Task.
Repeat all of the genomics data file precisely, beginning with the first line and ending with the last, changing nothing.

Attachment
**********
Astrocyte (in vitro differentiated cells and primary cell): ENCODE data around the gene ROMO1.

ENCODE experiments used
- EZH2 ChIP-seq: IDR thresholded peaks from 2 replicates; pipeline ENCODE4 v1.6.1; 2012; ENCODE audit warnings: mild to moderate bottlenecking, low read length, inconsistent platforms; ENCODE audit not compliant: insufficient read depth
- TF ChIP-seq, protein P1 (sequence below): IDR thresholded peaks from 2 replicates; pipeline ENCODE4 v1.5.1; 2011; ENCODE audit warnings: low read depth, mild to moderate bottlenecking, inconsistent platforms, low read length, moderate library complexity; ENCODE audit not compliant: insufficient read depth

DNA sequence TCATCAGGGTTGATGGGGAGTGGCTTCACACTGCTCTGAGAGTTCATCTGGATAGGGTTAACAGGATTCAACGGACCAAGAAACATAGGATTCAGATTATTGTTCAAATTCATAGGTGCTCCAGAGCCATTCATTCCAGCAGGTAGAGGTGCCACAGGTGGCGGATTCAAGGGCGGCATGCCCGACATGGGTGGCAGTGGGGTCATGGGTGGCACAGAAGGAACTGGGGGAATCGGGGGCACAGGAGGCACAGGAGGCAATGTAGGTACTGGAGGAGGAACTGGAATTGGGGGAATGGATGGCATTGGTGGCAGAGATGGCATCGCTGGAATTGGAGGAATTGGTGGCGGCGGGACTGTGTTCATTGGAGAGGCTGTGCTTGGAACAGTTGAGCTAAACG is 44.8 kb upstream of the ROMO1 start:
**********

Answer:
Astrocyte (in vitro differentiated cells and primary cell): ENCODE data around the gene ROMO1.

ENCODE experiments used
- EZH2 ChIP-seq: IDR thresholded peaks from 2 replicates; pipeline ENCODE4 v1.6.1; 2012; ENCODE audit warnings: mild to moderate bottlenecking, low read length, inconsistent platforms; ENCODE audit not compliant: insufficient read depth
- TF ChIP-seq, protein P1 (sequence below): IDR thresholded peaks from 2 replicates; pipeline ENCODE4 v1.5.1; 2011; ENCODE audit warnings: low read depth, mild to moderate bottlenecking, inconsistent platforms, low read length, moderate library complexity; ENCODE audit not compliant: insufficient read depth

DNA sequence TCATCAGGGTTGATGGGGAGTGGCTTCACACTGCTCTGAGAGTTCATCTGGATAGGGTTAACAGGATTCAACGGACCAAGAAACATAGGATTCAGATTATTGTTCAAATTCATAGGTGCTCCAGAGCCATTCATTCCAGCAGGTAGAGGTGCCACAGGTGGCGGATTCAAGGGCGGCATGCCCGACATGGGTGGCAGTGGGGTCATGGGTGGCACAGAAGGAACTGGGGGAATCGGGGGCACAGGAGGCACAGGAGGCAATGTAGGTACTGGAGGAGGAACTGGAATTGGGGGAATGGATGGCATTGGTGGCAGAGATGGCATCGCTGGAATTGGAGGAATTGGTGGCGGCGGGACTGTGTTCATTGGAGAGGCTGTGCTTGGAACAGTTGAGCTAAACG is 44.8 kb upstream of the ROMO1 start: